Investigators at Memorial Sloan Kettering Cancer (MSK) Center reported they have developed a metabologram and a smart phone app that may help change how kidney cancer is diagnosed and managed.1

The researchers are sharing a new online tool that allows researchers to easily search and view metabolic data obtained from kidney cancer tumors. Changes in cell metabolism are increasingly recognized as an important way tumors develop and progress. Yet, these changes are hard to measure and interpret.

“A metabologram is a visualization tool to help scientists, physicians, and patients understand their cancer in a more integrated way, which will likely prevent us falling into the ‘blind men and an elephant’ type of near-sighted trap,” said James Hsieh, MD, who is a research scientist at MSK in New York, NY.

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Dr Hsieh and his colleagues created an online tool that can help users make sense of metabolic data in order to devise and test new hypotheses. In a study published in the journal Cancer Cell, the researchers used this approach to profile metabolic changes in kidney cancer tumor samples.1

The team obtained samples of tumor tissue and normal tissue from 138 patients with clear cell kidney cancer treated at a single institution. The researchers then used mass spectrometry and liquid and gas chromatography to analyze the levels of more than 800 different metabolites in these samples. By comparing the levels of metabolites in tumors with those in normal tissues, they were able to chart the rise and fall of these chemicals.

The metabologram allows users to review the metabolite data for any number of different metabolic pathways, one pathway at a time. Users can compare metabolites between tumor samples and normal samples, or between lower-stage tumors and higher-stage tumors. They can also see how the metabolic data line up against the gene expression data obtained from The Cancer Genome Atlas.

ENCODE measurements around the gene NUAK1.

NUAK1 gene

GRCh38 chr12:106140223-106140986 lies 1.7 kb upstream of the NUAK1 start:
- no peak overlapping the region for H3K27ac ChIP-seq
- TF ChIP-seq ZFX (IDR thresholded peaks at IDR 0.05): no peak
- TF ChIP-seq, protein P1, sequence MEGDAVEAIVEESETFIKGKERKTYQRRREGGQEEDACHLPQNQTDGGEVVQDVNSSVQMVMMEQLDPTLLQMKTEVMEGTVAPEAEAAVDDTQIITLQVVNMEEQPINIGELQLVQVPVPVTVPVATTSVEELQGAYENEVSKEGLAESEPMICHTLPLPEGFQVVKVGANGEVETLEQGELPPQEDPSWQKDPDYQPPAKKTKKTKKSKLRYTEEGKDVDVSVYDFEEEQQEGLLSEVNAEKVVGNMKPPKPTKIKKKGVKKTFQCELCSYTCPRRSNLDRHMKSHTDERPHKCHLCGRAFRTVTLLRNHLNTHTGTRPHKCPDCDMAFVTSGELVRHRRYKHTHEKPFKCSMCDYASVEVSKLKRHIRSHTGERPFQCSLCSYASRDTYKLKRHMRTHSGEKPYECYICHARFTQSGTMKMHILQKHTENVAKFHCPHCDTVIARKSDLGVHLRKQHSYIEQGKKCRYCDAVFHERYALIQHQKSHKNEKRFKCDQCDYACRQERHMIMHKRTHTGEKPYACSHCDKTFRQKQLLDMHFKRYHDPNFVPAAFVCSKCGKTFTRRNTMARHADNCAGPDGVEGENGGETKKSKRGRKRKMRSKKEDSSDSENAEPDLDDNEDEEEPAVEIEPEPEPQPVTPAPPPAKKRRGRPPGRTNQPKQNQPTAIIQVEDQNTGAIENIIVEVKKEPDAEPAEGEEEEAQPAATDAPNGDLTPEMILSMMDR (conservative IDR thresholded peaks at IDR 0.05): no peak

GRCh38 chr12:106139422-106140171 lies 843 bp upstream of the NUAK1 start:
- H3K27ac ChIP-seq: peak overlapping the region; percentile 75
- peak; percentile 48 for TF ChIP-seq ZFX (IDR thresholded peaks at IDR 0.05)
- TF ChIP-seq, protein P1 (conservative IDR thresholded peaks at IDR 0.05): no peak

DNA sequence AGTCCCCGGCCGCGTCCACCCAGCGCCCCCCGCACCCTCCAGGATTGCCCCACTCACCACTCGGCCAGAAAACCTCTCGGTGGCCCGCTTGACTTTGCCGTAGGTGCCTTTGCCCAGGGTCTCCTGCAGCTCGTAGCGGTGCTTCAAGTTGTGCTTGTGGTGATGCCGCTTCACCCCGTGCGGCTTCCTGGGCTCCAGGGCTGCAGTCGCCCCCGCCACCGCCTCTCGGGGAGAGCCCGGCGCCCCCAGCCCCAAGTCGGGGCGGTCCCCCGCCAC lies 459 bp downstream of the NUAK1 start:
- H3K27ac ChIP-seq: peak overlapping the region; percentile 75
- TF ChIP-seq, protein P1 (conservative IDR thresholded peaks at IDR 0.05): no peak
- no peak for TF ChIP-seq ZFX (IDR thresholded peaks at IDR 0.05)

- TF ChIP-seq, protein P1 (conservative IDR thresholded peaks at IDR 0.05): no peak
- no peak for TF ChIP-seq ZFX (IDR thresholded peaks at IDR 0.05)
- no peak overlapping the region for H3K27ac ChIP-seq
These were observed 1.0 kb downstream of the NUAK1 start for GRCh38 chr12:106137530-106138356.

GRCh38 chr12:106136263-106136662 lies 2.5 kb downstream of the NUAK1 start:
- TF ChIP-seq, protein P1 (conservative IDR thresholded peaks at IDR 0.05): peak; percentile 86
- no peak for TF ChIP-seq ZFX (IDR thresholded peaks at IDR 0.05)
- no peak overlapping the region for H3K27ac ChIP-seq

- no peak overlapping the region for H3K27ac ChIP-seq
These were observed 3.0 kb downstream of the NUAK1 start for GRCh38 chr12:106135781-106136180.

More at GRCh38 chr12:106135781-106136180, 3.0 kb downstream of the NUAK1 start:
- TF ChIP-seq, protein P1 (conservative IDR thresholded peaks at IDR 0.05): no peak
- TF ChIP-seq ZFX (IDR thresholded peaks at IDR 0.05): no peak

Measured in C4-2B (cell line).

Taking a bird’s-eye view of the metabolic data, the team found 4 distinct groupings or clusters of tumor samples that they could be distinguished based on levels of metabolites. The clusters differed in their level of tumor aggressiveness and highlighted patients who were high-risk.

“It is still a research tool at this moment but with an enormous potential to be adapted for clinical use. This current kidney cancer database serves as a resource in understanding how kidney cancer metabolic aberration is and how this could contribute to disease progression and possibly prognostication and future therapeutics,” Dr Hsieh told Cancer Therapy Advisor.

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“Cancer metabolism is hard-wired and cannot be simply looked at by a single metabolite or single pathway. Different cancers are likely to have shared and private metabolic programs that are amenable for diagnostic and/or therapeutic prediction. A metabologram-like integrated analysis is essential and sets the benchmark for future integration of metabolomics with transcriptomics, genomics, proteomics, and possibly epigenomics.”

He said the new tool is being made freely available online and it is hoped that it will help researchers generate novel hypotheses about metabolism and kidney cancer, and even encourage other teams to create metabolograms for other cancer types. Dr Hsieh said this is may change how kidney cancer is managed in the future.